From the perspective of existing literature, the existing literatures can be summarized into two main viewpoints. Firstly, university laboratories are predominantly studied as a holistic research subject, providing a macroscopic analysis of the current status and issues within laboratory safety management mechanisms and responsibility systems. Secondly, based on data analysis related to accidents in university laboratories, scholars derive factors and patterns contributing to accidents, forming a basic understanding of laboratory safety incidents.

3. Case Description and Methods

Aiming to examining the characteristics of safety accidents and hazards, this research takes safety management of laboratories at J University as a case. Case studies involve collecting multiple types of data for and the analysis of complex, diverse, and specific real-world phenomena. According to the selected cases and collected data, the relationships between various elements are examined. Multiple data collection and analysis methods are employed to identify hidden safety accidents causes in university laboratories and explore the underlining characteristics. Safety management in laboratories in J University is taken as a case. In this section, the practice of laboratory safety management in J University in described, including the management systems and processes, effectiveness of management, and the faced challenges in Section 3.1. In addition, the data collection and analysis method are presented in Section 3.2.

3.1. Case Description

Up to 2022, a total of 1290 laboratories distributed across 31 colleges, research institutes, or campuses in J University, including the School of Life Science and Technology, the School of Chemistry and Materials. The details are outlined in Table 1. The laboratories in these colleges exhibit distinct characteristics. These colleges oversee and manage more than 100 laboratories on average. In particular, there are more than 300 laboratories in the school of life science and technology. Secondly, the experimental activities in the laboratories cover a broad spectrum of disciplines, spanning biology, chemistry, medicine, engineering, pharmacy, and environmental science. There exist pronounced clustering effects in concentration of laboratories, especially in biochemistry laboratories. To prevent the safety accidents in laboratories, the laboratory safety scoring system are implemented in J University. A three-level laboratory safety governance system is established comprising the university, secondary units, and laboratories. At the university level, the laboratory safety management committee consisting of university leaders and the head of functional departments are responsible the safety management. Monthly, all laboratory safety scoring information is consolidated into special reports for the university leaders, who provide supervision of this work. Additionally, university leaders conduct surprise inspections of laboratory safety regularly. Under the unified management of the laboratory safety management committee, various functional departments in university-level take different responsibilities for improving the safety management of laboratories in each college. The detailed responsibilities of functional departments in universities are illustrated in Table 1. Each department is responsible for the oversight of colleges and their laboratories.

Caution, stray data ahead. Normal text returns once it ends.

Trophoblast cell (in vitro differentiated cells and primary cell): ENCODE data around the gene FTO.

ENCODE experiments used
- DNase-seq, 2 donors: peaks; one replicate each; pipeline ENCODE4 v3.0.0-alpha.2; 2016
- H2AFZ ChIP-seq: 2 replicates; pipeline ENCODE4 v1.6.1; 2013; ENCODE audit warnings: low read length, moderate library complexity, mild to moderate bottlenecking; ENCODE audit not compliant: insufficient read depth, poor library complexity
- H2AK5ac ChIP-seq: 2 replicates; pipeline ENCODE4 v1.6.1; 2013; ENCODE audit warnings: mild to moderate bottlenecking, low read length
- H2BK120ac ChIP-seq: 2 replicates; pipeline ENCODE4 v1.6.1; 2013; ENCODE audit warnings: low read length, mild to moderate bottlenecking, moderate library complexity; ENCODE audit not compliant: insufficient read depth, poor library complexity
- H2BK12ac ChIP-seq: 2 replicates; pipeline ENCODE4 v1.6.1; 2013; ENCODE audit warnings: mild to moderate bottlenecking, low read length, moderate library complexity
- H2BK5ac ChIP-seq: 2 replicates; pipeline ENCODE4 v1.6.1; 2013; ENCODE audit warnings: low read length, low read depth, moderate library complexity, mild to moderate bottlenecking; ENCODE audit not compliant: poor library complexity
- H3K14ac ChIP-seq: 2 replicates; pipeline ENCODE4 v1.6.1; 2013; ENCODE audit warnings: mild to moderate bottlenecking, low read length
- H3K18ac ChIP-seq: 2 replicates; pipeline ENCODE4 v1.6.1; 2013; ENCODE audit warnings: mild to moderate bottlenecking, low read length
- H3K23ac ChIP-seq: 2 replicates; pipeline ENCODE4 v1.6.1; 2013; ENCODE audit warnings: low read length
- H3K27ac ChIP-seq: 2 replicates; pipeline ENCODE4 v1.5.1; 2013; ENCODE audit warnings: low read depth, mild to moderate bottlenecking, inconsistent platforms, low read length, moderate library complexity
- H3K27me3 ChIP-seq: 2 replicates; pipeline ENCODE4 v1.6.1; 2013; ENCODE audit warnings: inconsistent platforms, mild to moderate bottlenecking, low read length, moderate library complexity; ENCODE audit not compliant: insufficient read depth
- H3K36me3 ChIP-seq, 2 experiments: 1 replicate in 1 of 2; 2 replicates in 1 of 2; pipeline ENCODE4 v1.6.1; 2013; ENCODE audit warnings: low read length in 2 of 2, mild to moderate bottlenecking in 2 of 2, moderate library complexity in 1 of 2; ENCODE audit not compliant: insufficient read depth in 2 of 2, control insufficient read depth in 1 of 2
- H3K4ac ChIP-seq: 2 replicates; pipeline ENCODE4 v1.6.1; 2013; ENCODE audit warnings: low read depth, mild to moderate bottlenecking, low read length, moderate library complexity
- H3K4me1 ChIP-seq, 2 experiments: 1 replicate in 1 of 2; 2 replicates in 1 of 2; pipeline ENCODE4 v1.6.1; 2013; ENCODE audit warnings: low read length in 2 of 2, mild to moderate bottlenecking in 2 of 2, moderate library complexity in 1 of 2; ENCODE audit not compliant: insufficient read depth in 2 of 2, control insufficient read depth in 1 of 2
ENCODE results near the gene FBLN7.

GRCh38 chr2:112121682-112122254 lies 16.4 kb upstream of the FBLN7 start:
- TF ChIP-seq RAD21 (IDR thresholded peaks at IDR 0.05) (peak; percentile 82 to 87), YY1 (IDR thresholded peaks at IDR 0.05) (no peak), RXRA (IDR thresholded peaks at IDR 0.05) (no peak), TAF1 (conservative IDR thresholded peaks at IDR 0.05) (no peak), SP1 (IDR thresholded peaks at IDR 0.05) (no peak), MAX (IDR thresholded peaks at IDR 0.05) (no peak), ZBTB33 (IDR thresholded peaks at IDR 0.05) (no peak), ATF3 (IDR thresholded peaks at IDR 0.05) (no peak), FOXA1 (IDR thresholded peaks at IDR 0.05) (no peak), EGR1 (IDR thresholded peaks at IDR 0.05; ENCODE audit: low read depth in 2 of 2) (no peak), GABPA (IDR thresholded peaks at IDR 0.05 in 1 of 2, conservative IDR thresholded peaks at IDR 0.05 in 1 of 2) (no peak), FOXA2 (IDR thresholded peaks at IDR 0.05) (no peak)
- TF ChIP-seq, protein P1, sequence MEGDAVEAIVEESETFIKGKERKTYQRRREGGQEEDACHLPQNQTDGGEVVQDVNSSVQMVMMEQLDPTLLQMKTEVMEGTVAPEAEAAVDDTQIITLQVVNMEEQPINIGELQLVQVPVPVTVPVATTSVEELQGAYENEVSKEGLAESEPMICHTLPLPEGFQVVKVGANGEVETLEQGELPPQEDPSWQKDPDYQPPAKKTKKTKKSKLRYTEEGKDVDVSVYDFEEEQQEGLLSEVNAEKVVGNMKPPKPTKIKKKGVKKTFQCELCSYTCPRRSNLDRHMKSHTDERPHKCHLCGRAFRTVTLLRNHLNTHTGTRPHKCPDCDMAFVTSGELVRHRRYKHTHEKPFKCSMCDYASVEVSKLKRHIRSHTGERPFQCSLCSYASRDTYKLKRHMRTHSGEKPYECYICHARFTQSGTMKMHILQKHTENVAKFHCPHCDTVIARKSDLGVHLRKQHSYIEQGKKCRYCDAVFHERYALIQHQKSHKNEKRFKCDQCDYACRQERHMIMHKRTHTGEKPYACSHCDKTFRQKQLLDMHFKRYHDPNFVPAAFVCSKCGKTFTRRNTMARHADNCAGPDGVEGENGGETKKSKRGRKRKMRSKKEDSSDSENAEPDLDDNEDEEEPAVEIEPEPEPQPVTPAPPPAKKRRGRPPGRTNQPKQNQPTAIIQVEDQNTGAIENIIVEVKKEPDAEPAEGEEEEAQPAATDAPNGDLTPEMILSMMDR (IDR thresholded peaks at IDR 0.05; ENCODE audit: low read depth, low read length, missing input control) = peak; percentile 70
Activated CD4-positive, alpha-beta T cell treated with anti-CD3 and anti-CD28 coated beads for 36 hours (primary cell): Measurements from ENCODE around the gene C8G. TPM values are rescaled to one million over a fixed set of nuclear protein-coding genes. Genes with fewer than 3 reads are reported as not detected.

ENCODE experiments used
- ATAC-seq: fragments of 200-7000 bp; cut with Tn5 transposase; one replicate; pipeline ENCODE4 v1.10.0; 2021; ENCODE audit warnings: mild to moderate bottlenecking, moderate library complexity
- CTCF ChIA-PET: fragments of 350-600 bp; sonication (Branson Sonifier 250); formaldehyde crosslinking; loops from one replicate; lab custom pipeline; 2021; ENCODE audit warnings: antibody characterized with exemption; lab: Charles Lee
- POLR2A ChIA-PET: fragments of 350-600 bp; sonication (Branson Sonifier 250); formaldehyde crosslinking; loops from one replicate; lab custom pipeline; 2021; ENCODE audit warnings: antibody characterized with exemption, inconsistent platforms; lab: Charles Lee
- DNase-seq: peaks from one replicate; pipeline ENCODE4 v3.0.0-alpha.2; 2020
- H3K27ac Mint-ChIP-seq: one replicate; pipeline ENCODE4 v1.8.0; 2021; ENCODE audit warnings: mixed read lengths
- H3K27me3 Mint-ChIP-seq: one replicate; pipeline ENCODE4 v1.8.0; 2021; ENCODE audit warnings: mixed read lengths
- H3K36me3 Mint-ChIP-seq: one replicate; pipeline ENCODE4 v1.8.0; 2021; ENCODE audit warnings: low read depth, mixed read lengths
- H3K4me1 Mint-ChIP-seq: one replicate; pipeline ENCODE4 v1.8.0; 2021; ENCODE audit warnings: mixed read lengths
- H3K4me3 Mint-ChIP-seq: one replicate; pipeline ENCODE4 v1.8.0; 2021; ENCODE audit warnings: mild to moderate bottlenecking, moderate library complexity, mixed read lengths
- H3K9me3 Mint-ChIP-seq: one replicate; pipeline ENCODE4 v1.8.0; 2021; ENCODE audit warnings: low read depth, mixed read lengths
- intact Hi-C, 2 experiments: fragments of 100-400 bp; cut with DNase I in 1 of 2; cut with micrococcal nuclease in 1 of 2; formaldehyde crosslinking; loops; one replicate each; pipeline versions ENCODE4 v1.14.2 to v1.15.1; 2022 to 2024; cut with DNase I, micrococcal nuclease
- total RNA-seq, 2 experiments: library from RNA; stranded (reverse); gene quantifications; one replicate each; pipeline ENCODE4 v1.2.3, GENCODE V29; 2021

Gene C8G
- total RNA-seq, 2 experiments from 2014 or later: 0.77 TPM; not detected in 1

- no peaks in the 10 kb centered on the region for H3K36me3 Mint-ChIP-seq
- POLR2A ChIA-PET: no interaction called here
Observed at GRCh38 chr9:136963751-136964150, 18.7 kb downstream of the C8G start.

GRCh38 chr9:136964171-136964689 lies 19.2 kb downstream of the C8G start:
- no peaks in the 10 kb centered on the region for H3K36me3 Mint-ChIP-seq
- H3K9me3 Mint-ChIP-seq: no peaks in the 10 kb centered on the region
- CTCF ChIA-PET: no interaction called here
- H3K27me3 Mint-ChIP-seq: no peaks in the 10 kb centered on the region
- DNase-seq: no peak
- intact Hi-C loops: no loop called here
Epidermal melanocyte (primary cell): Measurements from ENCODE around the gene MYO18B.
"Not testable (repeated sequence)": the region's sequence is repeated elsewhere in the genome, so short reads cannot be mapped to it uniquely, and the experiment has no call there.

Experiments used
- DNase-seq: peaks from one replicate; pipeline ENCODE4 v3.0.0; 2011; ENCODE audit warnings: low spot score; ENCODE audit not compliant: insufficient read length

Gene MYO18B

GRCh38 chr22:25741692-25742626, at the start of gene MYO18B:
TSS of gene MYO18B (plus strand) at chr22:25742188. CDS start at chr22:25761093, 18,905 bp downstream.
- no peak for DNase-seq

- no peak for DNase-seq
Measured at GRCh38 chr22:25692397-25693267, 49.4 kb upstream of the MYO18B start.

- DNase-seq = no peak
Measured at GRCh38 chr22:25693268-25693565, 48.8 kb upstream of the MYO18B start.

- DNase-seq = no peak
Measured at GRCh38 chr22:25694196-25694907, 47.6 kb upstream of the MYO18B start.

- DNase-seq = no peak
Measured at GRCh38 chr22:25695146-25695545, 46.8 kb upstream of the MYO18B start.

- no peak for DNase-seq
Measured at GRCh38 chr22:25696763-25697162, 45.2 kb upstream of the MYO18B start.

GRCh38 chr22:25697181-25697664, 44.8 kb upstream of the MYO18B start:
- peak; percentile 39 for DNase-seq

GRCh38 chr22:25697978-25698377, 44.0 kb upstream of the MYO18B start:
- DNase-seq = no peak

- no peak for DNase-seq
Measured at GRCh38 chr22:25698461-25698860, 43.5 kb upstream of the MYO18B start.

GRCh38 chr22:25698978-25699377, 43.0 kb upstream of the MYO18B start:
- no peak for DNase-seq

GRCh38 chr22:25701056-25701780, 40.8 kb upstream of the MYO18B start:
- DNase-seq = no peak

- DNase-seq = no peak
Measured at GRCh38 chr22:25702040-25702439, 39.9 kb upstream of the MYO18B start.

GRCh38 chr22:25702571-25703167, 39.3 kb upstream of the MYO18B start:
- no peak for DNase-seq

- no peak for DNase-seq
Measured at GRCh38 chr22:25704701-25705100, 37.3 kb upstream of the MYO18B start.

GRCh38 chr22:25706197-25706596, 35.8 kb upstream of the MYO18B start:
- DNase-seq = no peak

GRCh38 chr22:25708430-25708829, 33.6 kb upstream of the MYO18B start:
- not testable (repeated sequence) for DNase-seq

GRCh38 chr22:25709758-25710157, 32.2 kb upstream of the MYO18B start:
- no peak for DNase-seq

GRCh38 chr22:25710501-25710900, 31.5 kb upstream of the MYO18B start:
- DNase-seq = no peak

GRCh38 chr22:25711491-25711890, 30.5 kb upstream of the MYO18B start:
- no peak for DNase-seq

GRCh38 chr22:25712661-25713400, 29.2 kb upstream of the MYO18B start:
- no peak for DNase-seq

At the college level, the heads assume primary responsibility for the safety management of laboratory, signing a safety responsibility agreement with university leaders. Laboratory Safety management forum are formed in each college. It is responsible for the hazard rectification, determination of accident liability,

Table 1. Responsibilities of functional departments for universities in laboratory safety scoring system.

safety education, safety inspections, programming and deployment of emergency prepared plans, and so on. To implement the laboratory safety management scoring system, vice deans, laboratory directors, or heads of educational departments, are dedicated to take on specific tasks. They receive information, supervise rectification, conduct safety inspections, and manage instruments. They receive information about laboratory safety inspections from the inspection system and conduct preliminary reviews of safety causes rectification statuses submitted by laboratory safety management personnel.

At the laboratory level, the laboratory safety responsible persons take on direct responsibility for laboratory safety management. They sign a safety responsibility agreement with college leadership and oversee tasks related to laboratory management system construction, operating procedures, admission procedures, hazardous material management, project risk assessment, daily management, safety hazard identification, and more.

3.2. Research Method

For collecting and analyzing the accident causes data in safety management scoring system of laboratories, multiple methods are employed as follows: